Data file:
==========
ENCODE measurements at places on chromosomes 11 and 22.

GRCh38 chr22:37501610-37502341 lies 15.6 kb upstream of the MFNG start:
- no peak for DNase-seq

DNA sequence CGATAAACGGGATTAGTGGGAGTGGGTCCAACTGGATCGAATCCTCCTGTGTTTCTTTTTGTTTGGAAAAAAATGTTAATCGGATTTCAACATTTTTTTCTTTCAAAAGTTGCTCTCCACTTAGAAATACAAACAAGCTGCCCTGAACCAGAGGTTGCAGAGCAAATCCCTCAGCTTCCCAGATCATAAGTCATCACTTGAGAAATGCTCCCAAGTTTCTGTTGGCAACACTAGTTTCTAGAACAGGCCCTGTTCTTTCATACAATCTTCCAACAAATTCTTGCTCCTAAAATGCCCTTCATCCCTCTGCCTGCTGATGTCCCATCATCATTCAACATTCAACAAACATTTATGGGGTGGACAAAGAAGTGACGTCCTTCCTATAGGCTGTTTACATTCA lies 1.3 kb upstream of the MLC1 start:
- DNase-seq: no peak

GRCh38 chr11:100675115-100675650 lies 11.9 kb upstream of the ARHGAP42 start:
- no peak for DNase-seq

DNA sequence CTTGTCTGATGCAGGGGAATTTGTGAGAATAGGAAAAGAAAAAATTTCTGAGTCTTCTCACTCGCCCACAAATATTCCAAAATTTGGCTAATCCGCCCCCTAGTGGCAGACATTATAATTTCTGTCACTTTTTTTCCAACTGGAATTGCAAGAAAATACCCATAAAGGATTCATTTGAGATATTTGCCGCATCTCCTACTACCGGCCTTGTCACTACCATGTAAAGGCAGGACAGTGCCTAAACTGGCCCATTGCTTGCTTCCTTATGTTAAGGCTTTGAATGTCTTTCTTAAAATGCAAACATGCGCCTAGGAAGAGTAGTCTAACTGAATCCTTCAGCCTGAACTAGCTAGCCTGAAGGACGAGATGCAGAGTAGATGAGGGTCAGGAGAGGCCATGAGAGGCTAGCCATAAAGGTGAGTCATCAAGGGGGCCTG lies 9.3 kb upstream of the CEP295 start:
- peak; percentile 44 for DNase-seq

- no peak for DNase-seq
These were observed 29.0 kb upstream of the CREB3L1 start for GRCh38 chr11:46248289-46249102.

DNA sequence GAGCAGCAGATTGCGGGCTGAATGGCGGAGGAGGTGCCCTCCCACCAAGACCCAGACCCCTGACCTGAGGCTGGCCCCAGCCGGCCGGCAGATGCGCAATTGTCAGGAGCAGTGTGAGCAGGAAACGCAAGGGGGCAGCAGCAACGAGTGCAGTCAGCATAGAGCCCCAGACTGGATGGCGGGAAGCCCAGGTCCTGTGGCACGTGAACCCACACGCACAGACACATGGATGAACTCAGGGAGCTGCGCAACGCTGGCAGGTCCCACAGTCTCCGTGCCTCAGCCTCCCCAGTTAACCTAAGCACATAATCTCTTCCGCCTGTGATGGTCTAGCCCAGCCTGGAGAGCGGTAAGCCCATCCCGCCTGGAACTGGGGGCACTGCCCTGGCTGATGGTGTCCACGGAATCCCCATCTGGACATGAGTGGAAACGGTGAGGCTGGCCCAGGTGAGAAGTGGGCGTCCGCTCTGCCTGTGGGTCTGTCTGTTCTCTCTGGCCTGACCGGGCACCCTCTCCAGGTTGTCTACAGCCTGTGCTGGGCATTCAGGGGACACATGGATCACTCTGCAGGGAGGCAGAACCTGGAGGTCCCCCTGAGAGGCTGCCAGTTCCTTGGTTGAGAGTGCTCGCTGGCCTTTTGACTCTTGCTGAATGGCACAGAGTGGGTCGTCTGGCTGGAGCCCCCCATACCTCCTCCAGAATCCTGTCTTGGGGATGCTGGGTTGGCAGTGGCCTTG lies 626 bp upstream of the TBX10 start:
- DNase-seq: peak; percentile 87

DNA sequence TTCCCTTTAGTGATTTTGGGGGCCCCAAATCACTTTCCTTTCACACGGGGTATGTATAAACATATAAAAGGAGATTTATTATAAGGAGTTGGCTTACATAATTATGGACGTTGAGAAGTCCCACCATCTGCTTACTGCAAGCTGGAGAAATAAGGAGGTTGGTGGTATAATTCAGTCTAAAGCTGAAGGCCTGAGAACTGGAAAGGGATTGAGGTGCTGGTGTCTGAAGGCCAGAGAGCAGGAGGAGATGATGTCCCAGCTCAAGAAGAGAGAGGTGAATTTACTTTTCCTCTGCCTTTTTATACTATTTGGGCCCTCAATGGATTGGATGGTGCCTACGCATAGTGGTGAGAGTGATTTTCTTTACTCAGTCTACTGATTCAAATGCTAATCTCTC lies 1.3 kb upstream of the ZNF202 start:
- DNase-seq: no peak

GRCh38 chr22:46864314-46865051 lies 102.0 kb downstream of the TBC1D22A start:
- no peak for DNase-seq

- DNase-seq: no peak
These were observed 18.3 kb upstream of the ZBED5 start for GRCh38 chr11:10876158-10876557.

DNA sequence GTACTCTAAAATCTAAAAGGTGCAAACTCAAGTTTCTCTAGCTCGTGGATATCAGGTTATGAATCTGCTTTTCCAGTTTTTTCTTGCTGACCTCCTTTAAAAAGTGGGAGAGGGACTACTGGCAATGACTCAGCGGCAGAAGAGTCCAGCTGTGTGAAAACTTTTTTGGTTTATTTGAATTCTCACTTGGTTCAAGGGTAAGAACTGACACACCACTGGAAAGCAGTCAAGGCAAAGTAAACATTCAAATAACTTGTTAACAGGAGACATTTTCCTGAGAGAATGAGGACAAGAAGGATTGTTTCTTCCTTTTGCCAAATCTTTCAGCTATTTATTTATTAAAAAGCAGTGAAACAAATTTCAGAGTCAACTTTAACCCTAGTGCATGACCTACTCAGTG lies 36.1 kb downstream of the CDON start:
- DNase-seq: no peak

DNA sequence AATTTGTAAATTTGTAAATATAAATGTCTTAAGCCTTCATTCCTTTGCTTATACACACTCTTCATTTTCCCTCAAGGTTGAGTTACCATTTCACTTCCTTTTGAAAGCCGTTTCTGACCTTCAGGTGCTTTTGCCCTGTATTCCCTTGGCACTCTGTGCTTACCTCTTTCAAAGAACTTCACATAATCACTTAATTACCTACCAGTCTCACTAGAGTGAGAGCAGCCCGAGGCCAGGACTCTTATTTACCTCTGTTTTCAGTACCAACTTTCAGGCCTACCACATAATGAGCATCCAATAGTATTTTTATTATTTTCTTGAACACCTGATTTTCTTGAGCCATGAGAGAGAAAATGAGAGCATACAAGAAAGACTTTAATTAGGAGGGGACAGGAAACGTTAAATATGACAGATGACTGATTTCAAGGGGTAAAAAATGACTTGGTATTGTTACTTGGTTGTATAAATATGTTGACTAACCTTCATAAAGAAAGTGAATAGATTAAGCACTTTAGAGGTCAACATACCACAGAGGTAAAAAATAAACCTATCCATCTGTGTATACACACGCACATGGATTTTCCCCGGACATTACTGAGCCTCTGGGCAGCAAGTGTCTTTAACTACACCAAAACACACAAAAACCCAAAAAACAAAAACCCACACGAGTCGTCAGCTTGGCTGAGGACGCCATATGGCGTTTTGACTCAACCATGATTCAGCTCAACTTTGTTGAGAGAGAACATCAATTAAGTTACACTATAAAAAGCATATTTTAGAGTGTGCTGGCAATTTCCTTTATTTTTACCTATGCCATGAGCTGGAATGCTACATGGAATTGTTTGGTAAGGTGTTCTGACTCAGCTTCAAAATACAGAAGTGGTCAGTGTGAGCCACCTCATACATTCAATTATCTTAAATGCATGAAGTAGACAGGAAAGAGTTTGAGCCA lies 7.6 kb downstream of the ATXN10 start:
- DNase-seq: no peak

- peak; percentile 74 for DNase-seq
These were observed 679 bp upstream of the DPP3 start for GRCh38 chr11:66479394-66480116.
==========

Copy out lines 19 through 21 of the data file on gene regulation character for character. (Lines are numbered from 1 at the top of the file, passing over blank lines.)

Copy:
These were observed 18.3 kb upstream of the ZBED5 start for GRCh38 chr11:10876158-10876557.

DNA sequence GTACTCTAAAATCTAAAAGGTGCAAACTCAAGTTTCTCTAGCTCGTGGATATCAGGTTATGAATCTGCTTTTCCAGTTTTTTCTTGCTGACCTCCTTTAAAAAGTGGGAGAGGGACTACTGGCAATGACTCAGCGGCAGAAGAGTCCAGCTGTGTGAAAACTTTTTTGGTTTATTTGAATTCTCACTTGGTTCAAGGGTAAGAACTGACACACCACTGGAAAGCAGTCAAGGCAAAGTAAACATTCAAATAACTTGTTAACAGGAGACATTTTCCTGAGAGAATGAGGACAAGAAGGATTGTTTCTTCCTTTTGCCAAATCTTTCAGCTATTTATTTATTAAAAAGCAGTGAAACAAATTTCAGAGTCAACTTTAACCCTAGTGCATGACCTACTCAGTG lies 36.1 kb downstream of the CDON start:
- DNase-seq: no peak